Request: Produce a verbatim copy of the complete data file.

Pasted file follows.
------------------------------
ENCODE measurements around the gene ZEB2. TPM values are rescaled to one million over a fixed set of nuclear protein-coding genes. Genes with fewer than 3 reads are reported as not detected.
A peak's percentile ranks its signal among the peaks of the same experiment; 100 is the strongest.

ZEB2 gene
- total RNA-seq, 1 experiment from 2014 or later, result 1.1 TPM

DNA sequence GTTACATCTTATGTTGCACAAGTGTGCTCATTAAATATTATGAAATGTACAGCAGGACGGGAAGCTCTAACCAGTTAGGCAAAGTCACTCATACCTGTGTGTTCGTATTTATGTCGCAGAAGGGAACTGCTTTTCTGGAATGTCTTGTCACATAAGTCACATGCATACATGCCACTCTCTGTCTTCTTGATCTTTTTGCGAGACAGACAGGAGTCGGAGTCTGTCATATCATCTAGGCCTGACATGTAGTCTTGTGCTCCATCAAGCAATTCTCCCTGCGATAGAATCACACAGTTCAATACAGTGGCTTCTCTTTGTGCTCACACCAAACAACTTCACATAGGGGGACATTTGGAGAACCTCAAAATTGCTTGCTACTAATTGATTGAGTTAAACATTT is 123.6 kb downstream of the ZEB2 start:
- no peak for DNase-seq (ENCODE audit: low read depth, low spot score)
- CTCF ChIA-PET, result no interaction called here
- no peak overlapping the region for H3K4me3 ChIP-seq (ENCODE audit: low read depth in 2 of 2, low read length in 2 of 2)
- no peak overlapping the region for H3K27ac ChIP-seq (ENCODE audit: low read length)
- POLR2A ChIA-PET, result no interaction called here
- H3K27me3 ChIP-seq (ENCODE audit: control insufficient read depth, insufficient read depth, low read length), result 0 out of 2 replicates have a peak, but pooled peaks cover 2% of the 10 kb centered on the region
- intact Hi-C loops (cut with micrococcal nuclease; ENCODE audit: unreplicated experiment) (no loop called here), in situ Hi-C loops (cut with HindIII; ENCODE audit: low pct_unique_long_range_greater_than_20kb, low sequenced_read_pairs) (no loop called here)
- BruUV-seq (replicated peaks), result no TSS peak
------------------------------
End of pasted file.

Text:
ENCODE measurements around the gene ZEB2. TPM values are rescaled to one million over a fixed set of nuclear protein-coding genes. Genes with fewer than 3 reads are reported as not detected.
A peak's percentile ranks its signal among the peaks of the same experiment; 100 is the strongest.

ZEB2 gene
- total RNA-seq, 1 experiment from 2014 or later, result 1.1 TPM

DNA sequence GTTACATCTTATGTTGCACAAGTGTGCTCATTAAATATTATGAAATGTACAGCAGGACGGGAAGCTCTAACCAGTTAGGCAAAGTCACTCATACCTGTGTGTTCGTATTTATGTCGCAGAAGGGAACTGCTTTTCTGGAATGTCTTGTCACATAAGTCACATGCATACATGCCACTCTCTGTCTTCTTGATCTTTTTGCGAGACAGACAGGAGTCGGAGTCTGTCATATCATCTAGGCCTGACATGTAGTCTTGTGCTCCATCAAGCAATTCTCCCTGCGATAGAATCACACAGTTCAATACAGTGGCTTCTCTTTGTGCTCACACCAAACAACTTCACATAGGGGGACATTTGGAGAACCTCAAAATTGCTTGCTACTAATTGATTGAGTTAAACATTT is 123.6 kb downstream of the ZEB2 start:
- no peak for DNase-seq (ENCODE audit: low read depth, low spot score)
- CTCF ChIA-PET, result no interaction called here
- no peak overlapping the region for H3K4me3 ChIP-seq (ENCODE audit: low read depth in 2 of 2, low read length in 2 of 2)
- no peak overlapping the region for H3K27ac ChIP-seq (ENCODE audit: low read length)
- POLR2A ChIA-PET, result no interaction called here
- H3K27me3 ChIP-seq (ENCODE audit: control insufficient read depth, insufficient read depth, low read length), result 0 out of 2 replicates have a peak, but pooled peaks cover 2% of the 10 kb centered on the region
- intact Hi-C loops (cut with micrococcal nuclease; ENCODE audit: unreplicated experiment) (no loop called here), in situ Hi-C loops (cut with HindIII; ENCODE audit: low pct_unique_long_range_greater_than_20kb, low sequenced_read_pairs) (no loop called here)
- BruUV-seq (replicated peaks), result no TSS peak